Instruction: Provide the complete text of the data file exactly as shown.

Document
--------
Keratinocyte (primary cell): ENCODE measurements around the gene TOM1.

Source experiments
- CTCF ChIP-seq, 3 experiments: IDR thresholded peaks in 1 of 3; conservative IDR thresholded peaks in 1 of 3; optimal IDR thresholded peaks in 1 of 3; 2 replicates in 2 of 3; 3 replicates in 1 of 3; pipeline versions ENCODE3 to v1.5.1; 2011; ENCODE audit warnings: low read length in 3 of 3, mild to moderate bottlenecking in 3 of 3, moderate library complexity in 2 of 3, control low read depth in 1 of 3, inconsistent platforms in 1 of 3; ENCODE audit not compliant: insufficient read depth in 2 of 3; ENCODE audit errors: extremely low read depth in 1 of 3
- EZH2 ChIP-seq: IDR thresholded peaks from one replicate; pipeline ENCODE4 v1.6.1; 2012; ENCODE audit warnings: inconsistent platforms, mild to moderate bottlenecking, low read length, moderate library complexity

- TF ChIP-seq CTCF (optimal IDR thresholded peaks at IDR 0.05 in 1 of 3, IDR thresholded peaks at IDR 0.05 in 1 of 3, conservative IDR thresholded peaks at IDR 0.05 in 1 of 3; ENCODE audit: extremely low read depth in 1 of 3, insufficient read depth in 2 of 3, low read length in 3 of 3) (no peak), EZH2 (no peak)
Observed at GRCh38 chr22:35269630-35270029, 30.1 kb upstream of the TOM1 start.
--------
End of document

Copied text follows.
Keratinocyte (primary cell): ENCODE measurements around the gene TOM1.

Source experiments
- CTCF ChIP-seq, 3 experiments: IDR thresholded peaks in 1 of 3; conservative IDR thresholded peaks in 1 of 3; optimal IDR thresholded peaks in 1 of 3; 2 replicates in 2 of 3; 3 replicates in 1 of 3; pipeline versions ENCODE3 to v1.5.1; 2011; ENCODE audit warnings: low read length in 3 of 3, mild to moderate bottlenecking in 3 of 3, moderate library complexity in 2 of 3, control low read depth in 1 of 3, inconsistent platforms in 1 of 3; ENCODE audit not compliant: insufficient read depth in 2 of 3; ENCODE audit errors: extremely low read depth in 1 of 3
- EZH2 ChIP-seq: IDR thresholded peaks from one replicate; pipeline ENCODE4 v1.6.1; 2012; ENCODE audit warnings: inconsistent platforms, mild to moderate bottlenecking, low read length, moderate library complexity

- TF ChIP-seq CTCF (optimal IDR thresholded peaks at IDR 0.05 in 1 of 3, IDR thresholded peaks at IDR 0.05 in 1 of 3, conservative IDR thresholded peaks at IDR 0.05 in 1 of 3; ENCODE audit: extremely low read depth in 1 of 3, insufficient read depth in 2 of 3, low read length in 3 of 3) (no peak), EZH2 (no peak)
Observed at GRCh38 chr22:35269630-35270029, 30.1 kb upstream of the TOM1 start.